Jake and Dinos Chapman: Come and See

Come and See is the title of Jake and Dinos Chapman’s newest exhibition at the Serpentine Sackler Gallery in Kensington Gardens, London. It’s an inviting label, but one that is inherently mischievous because what you are gaining access to is not altogether pleasant. Though, if you know of their work, that is hardly a revelation.
Many years on from their introduction to the art scene in the early 1990s – Young British Artists forever more – the siblings have remained committed to studying, examining, depicting and critiquing the “underbelly of things”.
This exhibition is demonstrative of that. The work on show, past and present, old and new, is belligerent, macabre, and dark, yet very, very funny. Perhaps because some of it is so surreal – skeletons with helmets battling a dinosaur – the otherwise violent images are transformed into something less horrific.
In that sense, there is something childlike about the Chapman brothers’ work – they have admitted before that they have a very youthful way of looking at the world – and it is this comedy that helps give it a less savage aesthetic.
“Whether subverting artists’ original works – including their own – twisting historic narratives or peeling back the surface of consumer-driven culture to reveal the horror and humour that lies beneath, the Chapmans compel us to confront the nagging fears that lie at the dark heart of the Western psyche,” the gallery explains.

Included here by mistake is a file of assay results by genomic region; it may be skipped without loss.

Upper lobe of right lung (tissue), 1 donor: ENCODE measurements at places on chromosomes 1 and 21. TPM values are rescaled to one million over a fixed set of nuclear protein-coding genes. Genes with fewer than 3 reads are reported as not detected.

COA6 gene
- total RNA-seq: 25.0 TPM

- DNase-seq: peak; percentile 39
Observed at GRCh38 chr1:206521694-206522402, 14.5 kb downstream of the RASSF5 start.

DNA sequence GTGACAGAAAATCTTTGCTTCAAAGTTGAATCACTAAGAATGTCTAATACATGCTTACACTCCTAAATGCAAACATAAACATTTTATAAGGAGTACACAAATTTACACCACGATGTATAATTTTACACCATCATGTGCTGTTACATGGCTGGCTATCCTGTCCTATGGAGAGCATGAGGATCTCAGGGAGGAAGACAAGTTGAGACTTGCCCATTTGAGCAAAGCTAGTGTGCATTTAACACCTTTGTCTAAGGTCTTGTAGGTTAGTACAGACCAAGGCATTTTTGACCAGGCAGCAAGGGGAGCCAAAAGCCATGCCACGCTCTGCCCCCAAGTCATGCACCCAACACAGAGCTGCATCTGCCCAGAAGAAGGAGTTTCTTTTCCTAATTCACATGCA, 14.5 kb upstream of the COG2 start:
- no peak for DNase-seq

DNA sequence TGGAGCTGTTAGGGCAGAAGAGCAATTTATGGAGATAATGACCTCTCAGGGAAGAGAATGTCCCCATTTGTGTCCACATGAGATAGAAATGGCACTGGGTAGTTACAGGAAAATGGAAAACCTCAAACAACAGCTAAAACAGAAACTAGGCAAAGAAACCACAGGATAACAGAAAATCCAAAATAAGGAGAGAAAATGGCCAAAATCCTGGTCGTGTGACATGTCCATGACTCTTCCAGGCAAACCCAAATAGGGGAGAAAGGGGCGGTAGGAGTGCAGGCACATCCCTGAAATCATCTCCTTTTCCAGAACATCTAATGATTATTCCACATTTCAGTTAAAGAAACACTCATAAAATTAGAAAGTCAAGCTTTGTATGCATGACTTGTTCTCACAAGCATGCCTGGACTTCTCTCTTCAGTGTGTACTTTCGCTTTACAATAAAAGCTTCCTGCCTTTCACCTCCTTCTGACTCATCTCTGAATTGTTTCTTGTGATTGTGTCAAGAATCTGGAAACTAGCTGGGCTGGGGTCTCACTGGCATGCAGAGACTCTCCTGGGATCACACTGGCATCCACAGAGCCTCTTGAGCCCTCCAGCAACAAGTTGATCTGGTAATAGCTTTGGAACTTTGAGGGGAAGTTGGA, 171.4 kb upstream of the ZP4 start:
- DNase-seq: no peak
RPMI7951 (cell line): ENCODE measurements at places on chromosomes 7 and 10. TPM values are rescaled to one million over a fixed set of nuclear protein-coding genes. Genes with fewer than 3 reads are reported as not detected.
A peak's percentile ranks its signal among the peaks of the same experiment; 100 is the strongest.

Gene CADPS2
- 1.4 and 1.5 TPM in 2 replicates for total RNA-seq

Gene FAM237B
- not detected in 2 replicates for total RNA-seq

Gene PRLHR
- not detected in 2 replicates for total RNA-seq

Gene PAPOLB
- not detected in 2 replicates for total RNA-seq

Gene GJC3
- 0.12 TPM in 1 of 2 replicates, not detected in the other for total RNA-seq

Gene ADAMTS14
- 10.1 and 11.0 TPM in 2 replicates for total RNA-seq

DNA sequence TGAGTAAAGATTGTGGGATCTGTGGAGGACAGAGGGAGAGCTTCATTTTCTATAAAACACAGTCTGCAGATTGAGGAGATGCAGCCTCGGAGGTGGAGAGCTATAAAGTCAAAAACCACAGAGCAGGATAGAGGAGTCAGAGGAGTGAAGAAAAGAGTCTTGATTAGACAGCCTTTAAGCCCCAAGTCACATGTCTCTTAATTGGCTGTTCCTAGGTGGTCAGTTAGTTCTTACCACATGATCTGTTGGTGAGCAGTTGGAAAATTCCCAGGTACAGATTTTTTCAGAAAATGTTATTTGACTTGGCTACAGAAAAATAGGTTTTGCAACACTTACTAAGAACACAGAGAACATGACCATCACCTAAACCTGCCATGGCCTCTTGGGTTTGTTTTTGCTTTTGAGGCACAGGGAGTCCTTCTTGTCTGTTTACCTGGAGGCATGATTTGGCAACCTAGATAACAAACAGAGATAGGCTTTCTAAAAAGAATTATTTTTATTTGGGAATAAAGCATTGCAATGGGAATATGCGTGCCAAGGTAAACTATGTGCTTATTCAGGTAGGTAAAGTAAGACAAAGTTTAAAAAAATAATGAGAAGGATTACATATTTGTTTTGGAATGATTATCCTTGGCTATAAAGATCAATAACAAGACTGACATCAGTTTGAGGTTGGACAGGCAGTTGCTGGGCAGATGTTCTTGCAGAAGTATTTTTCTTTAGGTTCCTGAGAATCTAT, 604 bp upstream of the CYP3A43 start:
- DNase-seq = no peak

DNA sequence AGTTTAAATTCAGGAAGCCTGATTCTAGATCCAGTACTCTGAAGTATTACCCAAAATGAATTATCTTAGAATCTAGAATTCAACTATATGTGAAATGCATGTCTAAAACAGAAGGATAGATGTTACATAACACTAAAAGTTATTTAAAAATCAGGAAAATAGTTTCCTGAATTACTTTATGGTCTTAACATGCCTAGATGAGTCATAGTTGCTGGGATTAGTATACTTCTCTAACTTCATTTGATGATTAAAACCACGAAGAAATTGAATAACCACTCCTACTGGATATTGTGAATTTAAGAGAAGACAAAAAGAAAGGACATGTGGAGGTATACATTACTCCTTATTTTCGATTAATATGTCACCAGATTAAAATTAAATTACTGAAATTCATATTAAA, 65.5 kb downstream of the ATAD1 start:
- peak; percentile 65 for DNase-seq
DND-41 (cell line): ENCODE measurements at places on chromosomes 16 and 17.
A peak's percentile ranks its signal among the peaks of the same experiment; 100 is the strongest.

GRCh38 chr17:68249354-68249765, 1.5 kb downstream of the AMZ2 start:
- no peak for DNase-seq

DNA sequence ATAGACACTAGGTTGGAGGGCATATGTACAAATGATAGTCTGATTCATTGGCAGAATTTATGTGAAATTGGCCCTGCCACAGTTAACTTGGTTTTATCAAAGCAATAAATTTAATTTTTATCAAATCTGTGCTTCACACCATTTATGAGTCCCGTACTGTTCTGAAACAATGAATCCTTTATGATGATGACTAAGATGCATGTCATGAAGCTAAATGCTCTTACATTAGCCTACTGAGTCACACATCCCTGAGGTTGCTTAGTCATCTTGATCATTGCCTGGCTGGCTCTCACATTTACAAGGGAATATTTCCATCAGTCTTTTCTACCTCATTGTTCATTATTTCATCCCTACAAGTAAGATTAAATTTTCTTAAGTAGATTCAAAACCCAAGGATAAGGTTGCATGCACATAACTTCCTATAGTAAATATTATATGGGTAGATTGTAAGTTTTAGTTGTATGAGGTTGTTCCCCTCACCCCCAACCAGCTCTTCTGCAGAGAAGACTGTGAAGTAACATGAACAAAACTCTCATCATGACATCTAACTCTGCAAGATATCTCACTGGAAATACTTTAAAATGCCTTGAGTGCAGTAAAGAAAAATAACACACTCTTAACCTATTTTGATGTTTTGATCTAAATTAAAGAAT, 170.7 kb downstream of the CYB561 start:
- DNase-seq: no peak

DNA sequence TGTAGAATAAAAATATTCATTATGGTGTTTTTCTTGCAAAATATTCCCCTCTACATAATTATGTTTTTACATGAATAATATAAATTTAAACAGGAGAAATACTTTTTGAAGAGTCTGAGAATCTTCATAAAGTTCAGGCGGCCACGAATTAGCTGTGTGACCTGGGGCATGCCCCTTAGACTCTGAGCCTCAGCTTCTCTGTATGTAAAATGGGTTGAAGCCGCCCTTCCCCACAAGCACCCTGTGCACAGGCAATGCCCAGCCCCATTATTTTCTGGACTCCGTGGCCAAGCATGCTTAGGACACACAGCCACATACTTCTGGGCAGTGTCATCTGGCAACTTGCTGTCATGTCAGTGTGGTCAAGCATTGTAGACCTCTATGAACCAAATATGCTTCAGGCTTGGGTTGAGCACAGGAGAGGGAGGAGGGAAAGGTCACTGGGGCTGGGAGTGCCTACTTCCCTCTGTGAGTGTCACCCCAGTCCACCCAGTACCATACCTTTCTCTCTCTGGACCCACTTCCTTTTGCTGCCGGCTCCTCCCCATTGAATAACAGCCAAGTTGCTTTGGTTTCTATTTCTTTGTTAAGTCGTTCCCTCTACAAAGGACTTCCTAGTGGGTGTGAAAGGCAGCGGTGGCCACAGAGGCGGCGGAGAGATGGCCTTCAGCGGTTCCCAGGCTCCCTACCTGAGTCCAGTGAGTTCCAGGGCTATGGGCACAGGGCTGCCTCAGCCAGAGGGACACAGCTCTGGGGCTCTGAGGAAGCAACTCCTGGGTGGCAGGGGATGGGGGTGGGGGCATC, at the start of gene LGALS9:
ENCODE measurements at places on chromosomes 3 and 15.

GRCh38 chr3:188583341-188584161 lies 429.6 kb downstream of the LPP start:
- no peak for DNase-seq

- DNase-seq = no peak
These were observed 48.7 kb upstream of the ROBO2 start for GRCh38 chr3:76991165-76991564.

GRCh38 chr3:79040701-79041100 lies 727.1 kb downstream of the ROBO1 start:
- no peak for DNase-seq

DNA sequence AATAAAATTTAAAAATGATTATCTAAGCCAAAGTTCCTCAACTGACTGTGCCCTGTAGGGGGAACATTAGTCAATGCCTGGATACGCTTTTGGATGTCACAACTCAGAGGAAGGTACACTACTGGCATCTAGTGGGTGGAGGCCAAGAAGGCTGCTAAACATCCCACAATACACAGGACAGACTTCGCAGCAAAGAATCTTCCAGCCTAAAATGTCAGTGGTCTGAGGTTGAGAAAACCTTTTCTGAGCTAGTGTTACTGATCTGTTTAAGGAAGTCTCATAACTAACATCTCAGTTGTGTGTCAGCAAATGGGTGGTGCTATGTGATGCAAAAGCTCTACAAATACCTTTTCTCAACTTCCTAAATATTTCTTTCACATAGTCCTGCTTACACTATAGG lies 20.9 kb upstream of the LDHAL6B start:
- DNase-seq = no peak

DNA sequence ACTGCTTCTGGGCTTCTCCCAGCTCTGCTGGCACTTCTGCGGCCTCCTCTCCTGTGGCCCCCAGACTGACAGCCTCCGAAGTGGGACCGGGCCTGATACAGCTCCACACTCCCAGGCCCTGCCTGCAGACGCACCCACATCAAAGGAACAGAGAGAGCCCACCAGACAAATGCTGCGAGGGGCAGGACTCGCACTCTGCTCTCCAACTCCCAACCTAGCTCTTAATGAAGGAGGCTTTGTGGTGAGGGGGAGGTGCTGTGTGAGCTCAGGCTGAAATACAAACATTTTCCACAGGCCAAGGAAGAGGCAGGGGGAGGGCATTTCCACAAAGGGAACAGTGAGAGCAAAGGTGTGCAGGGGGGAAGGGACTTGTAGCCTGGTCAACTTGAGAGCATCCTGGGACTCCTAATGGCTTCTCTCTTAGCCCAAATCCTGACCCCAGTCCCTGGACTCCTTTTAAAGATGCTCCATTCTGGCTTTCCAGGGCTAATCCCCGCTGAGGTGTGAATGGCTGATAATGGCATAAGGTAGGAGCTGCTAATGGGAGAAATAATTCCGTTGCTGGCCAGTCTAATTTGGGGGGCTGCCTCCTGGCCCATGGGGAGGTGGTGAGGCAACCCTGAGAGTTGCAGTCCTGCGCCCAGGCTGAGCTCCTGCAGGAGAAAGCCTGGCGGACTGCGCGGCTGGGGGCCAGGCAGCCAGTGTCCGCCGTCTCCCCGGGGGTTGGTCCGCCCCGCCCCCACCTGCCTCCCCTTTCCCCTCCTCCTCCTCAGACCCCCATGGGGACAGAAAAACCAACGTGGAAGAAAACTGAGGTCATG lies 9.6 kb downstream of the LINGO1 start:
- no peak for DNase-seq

“Their use of film, music and literature as well as painting, drawing, printmaking and sculpture anticipated the multi-disciplinary approach of the 89 plus generation for whom they are heroes and trailblazers. We are thrilled that they are exhibiting at the Serpentine Sackler Gallery this winter.”
For all their wit then, the subtext of their work is very serious, viewable as a damning critique of the way history has unfolded since the enlightenment. Western philosophy was meant to emancipate, empower and enlighten, yet, that hasn’t necessarily been true.
Along with rapid technological and scientific progress, the perpetuation of gross inequalities has continued. In fact, it has been amplified. Though they do see beauty in humanity – they get to do what they do by virtue of existing in a relatively free and progressive society – the sum total of existence is somewhat incongruous.
“We offer a very good social service to our patrons and employers, who are the bourgeois intelligentsia,” Jake told the Financial Times recently. “Our little antics and our melodramas and our psychodramas furnish the bourgeoisie with the sense that their world is radical and dangerous and audacious and all these big nice words. It’s what art expresses for them.”
Jake and Dinos Chapman: Come and See at the Serpentine Sackler Gallery runs until February 9th 2014.
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